Newest Strike Against Walmart Battles Years of Blatant Disregard for Workers
Photo Credit: By Brave New Films from United States (photo taken by Joey Caputo) (002_2) [CC-BY-2.0 (http://creativecommons.org/licenses/by/2.0)], via Wikimedia Commons
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Walmart has a long history of evading the law, abusing its workers, and suppressing strikes through illegal means. This week, OUR Walmart (Organization United for Respect) is beginning the first sustained strike against Walmart, and it’s about time. News of the strike arrives just as Walmart is facing public scrutiny for dumping toxic sludge into California’s sanitary sewers.
Walmart has also been in the news over the last several years for rampant sex discrimination. In 2011, the Supreme Court ruled 5-4 in favor of Walmart in Dukes v. Walmart, a class action suit filed by Betty Dukes on behalf of one million female employees of Walmart. The court ruled that the employees of Walmart who had been harmed were “too diverse” a group. In May of 2012, 1,975 women filed complaints with the Equal Employment Opportunity Commission. In fact, one woman from every Walmart region in the country filed a complaint, all alleging pay discrimination. Lawyers hope that these diverse regional suits will be upheld by the Supreme Court.
Barbara Ehrenreich, who spent three months undercover working in Walmart, wrote an essay about the experience for Inequality Matters titled "Earth to Wal Mars," which she later adapated for the New York Times. She writes that Walmart puts strong pressure on employees not to unionize, requiring them to attend anti-union lectures where they are warned, "a pro-union vote is likely to lead to a company decision to shut down the factory.” A House Committee on Education and the Workforce report found:
In the last few years, well over 100 unfair labor practice charges have been lodged against Walmart throughout the country… Walmart’s labor law violations range from illegally firing workers who attempt to organize a union to unlawful surveillance, threats, and intimidation of employees who dare to speak out.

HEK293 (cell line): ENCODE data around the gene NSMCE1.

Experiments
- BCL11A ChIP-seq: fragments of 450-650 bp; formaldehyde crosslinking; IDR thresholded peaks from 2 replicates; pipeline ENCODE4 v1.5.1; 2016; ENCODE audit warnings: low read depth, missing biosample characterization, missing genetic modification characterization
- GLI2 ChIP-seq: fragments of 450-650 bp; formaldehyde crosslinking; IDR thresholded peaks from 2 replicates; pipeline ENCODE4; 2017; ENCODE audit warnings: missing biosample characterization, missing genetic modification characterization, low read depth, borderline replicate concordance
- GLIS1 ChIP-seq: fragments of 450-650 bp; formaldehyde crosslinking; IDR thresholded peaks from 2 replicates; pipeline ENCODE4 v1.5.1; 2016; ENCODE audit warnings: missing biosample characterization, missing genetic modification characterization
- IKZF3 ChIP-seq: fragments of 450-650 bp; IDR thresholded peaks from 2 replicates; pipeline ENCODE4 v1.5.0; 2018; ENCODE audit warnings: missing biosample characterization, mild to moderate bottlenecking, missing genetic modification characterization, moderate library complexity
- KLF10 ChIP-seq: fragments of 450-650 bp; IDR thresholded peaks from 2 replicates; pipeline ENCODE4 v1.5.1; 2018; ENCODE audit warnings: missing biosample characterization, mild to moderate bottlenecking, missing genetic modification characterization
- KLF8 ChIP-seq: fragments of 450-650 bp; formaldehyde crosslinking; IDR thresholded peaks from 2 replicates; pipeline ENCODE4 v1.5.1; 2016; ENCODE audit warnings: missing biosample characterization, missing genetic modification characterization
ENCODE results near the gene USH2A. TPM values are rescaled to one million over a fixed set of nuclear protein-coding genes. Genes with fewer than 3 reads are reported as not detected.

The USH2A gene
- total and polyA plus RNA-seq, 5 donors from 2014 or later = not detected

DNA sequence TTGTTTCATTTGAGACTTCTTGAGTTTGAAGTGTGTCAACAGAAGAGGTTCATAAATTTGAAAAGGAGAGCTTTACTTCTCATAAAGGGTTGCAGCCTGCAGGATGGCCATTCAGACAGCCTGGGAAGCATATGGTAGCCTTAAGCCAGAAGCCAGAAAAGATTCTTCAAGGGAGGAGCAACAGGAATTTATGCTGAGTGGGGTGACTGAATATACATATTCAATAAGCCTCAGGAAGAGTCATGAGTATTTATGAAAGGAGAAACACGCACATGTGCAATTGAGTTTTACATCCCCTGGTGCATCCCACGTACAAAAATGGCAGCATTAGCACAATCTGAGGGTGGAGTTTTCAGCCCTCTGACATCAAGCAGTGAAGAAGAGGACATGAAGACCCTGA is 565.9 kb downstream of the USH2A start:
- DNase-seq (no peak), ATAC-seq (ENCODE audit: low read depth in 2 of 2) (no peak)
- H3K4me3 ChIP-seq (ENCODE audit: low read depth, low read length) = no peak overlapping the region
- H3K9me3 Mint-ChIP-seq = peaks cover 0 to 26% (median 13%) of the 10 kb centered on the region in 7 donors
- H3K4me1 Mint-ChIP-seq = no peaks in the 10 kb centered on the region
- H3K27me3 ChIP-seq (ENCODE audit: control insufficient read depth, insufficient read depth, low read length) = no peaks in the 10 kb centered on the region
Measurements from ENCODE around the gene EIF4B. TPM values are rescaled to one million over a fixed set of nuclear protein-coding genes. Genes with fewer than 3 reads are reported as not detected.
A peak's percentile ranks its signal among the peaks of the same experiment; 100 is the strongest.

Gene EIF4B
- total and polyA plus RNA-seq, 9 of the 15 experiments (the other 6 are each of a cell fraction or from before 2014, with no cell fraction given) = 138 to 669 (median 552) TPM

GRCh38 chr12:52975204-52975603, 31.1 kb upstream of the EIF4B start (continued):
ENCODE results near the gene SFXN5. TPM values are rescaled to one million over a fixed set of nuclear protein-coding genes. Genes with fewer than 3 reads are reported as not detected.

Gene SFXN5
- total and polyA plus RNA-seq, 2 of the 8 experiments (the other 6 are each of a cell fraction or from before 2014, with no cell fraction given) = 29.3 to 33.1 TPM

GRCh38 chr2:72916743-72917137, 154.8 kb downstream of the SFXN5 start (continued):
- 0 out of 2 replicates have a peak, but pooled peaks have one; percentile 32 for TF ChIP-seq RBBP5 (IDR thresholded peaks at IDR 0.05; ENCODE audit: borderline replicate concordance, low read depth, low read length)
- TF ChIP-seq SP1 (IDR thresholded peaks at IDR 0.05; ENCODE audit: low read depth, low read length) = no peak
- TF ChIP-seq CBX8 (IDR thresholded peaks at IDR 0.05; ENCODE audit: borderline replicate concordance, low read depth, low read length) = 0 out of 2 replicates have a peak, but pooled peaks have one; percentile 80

And Walmart follows through on its threats. When workers who cut and packaged meat in Walmart in February 2000 voted to join the United Food and Commercial Workers union, many of their fellow workers nationwide decided follow suit and vote for unionization. Walmart responded by announcing a decision shift to using pre-packaged meat in the store. The employees had to wait three years before a court ordered Walmart into discussion with the union, a decision that was still in the appeals process in 2006. Walmart stalled, so the employees brought another complaint to the National Labor Board, accusing Walmart of illegal retaliation. The board ruled again in 2009 that Walmart would have to talk to the union. Both sides sat down in early 2009, but to this day no agreement has been reached.
Mother Jones reports that, "In 10 separate cases, the National Labor Relations Board has ruled that Wal-Mart repeatedly broke the law by interrogating workers, confiscating union literature, and firing union supporters." In one particularity brutal instance in 1997, Walmart fired four union supporters, "one of whom was beaten by the plant’s police on the day of the 1997 election." The workers were eventually reinstated—15 years later. In another case, a Walmart store on the verge of unionizing was shut down. Apparently, Walmart would rather close a store than run a unionized shop.
Walmart has also demonstrated a cycle of abuse via unpaid wages. Earlier this year, Walmart had to pay $1.1 million to 845 workers for unpaid wages. Ehrenreich writes ofworkers that were asked to work overtime without compensation, and in 2001 Wal-Mart was ordered to compensate 69,000 workers in Colorado for $50 million in unpaid wages. In 2008, Walmart paid a settlement fee of $54.25 million to workers in Minnesota, then had to settle another lawsuit that spanned the country to the tune of $352 million. The settlement covered 63 separate cases in 42 states. Last year, the Department of Labor ordered Walmart to pay another settlement fee of $4.8 million to 4,500 employees.